Whereas the Reds triumphed in Russia, the “Whites“ aided by German troops were victorious in Finland and provoked a new exodus of all those Left-wing Finns, some of whom managed to emigrate to the United States and Canada. In spite of the considerable amount of Leftwing and Communist activity among the North American Finns and considerable feelings of being exploited and often discriminated against in their new homelands in North America, the Soviet invasion was almost universally received with shock and disgust. Helsinki had been chosen for the site of the 1940 Olympic Games, Finnish communal organizations in North America that had organized for the games turned their attention to support Finland. Travel and enlistment for the Canadians was especially difficult because Canada, along with Great Britain, were already at war with Germany, Stalin’s ally in November 1939 – March 1940.
Absurd Communist Propaganda
The campaigns run by Communist front organizations in the United States and Canada and the editorial line of the Daily Worker that had waxed so eloquently over the International Brigades in Spain, incensed public opinion by their support of Soviet aggression. Even among those Finns who had been communists, there was a full realization that the Mannerheim government had not provoked war, and that the “Finnish People’s Republic” established by Stalin on Soviet soil and headed by communist leader, Otto Kuusinen, was a puppet regime of traitors. Kuusinen was a veteran communist who had fled Finland after the loss of the “Reds” in the Civil War and had spent the years 1921-1939 in Moscow. No sane person could accept that a nation of under four million with a long tradition of strong Christian and humane values had invaded the largest military power in the world, a brutal dictatorship and close ally of Hitler who had just divided the corpse of Poland between them.
Many Communist Party members in the United States and around the world were still in shock from the Molotov-Ribbentrop Pact and the joint Nazi-Soviet invasion of Poland and simply ignored the propaganda. One such example was a grotesque portrait of Finland’s Marshall Gustave Mannerheim posted around Detroit assembly lines with the text “Not a Dime for Mannerheim!” It went on to read…”What guy would be dumb enough to lay his hard earned dimes on the Mannerheim Line, when that line is backed by the Hoovers and Fords and Chryslers and the rest of the fascist punks? And their stooge, Butch Mannerheim, the last of the Czar’s White Guard majordomos, those who made a bloody shambles of the first worker’s republic in early years. In 1918 Mannerheim massacred 30,000 Finnish workers and their wives and kids, arming his murderers with money loaned from Britain, France and the U.S.A. in the war to ‘make the world safe from Socialism.’ Today, the Finnish Big Bankers are paying the war ‘debt’ in full – the debt of the slaughtered Finnish workers !!!”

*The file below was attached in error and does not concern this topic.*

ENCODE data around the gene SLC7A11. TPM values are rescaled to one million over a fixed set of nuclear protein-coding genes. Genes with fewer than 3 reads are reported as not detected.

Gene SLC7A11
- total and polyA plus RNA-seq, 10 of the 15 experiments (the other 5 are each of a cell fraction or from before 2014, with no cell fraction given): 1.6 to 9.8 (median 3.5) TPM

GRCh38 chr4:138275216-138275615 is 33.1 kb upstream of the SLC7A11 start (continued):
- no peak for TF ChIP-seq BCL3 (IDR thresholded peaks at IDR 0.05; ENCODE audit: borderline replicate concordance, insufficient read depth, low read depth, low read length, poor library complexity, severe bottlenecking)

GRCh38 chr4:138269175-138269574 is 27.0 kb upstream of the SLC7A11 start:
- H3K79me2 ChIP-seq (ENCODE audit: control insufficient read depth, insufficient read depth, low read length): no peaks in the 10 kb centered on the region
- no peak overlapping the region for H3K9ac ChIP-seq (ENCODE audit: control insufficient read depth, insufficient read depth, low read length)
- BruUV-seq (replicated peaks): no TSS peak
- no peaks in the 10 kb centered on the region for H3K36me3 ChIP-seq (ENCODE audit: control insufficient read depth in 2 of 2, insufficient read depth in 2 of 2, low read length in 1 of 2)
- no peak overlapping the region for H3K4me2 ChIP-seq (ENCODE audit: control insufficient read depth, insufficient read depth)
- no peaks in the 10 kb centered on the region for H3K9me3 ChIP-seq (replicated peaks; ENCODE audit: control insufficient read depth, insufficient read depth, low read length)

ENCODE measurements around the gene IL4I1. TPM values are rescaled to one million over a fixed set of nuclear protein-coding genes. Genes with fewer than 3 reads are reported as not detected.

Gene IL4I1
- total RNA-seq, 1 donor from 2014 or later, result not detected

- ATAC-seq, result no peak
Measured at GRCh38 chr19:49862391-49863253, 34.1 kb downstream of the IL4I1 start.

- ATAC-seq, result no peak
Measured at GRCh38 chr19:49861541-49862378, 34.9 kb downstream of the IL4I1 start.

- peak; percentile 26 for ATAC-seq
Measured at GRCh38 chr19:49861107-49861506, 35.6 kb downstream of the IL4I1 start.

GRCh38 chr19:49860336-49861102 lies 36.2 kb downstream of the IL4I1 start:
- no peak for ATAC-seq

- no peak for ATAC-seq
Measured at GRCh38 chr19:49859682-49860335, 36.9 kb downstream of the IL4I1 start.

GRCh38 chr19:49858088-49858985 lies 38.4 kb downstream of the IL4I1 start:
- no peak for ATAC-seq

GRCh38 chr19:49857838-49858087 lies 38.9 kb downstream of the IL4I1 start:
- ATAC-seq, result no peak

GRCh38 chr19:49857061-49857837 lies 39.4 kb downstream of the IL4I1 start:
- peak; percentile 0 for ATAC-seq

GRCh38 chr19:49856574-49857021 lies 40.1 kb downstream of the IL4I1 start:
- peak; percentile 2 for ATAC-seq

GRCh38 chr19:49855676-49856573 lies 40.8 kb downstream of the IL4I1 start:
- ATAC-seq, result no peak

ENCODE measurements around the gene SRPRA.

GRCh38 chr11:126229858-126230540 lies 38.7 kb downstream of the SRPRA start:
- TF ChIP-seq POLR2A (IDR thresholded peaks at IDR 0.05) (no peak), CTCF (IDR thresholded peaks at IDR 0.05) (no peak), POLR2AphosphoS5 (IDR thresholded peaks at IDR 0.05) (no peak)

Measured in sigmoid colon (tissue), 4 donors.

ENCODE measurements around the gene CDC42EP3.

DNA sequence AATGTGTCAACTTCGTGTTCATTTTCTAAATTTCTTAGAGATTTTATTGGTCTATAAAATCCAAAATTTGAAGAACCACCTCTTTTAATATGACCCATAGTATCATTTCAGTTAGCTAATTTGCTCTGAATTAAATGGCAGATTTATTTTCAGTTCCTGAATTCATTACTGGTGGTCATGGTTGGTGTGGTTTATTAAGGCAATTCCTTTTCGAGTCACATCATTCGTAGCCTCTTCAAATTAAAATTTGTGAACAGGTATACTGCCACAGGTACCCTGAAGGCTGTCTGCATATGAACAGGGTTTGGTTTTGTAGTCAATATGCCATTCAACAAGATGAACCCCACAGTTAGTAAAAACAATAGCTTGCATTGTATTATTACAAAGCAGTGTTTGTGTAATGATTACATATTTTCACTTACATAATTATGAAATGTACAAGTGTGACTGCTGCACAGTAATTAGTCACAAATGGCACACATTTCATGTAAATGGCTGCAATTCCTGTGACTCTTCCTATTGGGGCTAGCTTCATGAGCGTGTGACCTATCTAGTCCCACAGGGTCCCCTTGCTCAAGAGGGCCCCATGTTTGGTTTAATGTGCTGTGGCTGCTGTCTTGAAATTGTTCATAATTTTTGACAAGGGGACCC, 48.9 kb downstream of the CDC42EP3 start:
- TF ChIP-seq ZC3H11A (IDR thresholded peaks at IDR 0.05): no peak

In a full page ad in the New York Times (where else?), the American veterans of the Abraham Lincoln Brigade who had fought in Spain issued a statement on Christmas day 1939 in support of the Soviet Union and promising the Finns that “The Yanks Are NOT Coming” to demonstrate their total rejection of any comparison between their fight against Fascism in Spain and the idealism of international volunteers to fight Soviet aggression against Finland. The statement condemned “people who prate about the rights of small nations and about the Soviet Union because she is wiping out an imperialist base for aggression.”
The Two Brigades From Today’s Perspective
Both International Brigades were the product of a noble idealism, the desire of free men to defend the values of civilization against tyranny. The major difference is that for many among the Spanish Civil War Veterans, their devotion was tarnished by the excesses and lies of Stalin’s henchmen and the Far Left that served him across the globe. For those who tried to aid Finland, there are only the fond memories of world solidarity.
In next Month’s issue, I will deal with the “Third International Brigade” of forgotten volunteers in the mid- twentieth century – those who rushed to the aid of the embattled State of Israel in the face of seven invading Arab armies in 1948-49. Known as Mahal (Hebrew: ??”??, an acronym for Mitnadvei Hutz LaAretz (Hebrew: ?????? ??? ?????), literally, Volunteers from outside the Land of Israel], they were both Jews and non-Jews who participated in combat or had earlier helped in breaking the British naval blockade to prevent the arrival of Jewish immigrants to Mandatory Palestine. About 4,000 volunteers from all over the world came to fight on the Israeli side.
Norman Berdichevsky is the author of The Left is Seldom Right and Modern Hebrew: The Past and Future of a Revitalized Language.